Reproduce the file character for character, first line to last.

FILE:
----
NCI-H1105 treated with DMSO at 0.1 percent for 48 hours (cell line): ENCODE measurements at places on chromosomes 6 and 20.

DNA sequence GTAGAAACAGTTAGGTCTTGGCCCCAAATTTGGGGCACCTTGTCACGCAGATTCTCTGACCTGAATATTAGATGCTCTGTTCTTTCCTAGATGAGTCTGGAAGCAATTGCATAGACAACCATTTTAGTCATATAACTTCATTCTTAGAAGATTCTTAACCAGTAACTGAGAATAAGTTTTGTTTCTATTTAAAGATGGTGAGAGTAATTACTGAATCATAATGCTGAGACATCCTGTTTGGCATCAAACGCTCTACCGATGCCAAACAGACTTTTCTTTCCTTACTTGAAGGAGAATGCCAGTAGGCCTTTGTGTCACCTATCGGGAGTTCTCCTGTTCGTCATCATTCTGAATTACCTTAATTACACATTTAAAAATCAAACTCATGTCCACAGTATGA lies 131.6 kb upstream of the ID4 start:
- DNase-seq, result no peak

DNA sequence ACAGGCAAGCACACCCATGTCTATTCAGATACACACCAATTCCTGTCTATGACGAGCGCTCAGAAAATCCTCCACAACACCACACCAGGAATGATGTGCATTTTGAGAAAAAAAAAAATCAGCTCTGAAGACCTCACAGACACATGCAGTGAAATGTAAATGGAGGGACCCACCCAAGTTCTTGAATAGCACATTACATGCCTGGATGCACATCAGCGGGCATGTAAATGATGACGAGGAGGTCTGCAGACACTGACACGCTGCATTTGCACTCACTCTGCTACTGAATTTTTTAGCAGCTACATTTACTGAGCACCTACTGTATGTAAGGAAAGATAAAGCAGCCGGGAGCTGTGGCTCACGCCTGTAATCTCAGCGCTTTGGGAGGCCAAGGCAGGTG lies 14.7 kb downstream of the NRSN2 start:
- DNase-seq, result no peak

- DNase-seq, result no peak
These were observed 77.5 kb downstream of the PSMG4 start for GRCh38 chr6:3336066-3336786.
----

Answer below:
NCI-H1105 treated with DMSO at 0.1 percent for 48 hours (cell line): ENCODE measurements at places on chromosomes 6 and 20.

DNA sequence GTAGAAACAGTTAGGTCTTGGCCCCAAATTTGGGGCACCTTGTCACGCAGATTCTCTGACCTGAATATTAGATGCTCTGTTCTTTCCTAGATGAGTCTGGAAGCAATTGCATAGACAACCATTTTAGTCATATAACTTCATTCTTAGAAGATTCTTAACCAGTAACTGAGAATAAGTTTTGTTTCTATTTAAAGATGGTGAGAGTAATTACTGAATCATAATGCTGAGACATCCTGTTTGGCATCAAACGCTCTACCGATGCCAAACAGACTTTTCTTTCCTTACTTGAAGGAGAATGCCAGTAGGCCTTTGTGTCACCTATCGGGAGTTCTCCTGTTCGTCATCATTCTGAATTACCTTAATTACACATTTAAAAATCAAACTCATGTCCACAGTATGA lies 131.6 kb upstream of the ID4 start:
- DNase-seq, result no peak

DNA sequence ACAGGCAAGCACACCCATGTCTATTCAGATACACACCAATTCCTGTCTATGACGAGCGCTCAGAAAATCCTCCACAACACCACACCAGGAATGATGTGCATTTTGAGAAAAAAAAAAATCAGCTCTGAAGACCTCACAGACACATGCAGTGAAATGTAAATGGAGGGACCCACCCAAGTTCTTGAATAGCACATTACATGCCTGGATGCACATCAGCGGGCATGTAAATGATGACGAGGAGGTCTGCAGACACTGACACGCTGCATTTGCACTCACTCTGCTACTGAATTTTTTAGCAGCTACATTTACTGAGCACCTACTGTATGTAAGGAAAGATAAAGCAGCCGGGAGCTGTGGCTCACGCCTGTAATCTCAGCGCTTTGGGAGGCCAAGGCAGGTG lies 14.7 kb downstream of the NRSN2 start:
- DNase-seq, result no peak

- DNase-seq, result no peak
These were observed 77.5 kb downstream of the PSMG4 start for GRCh38 chr6:3336066-3336786.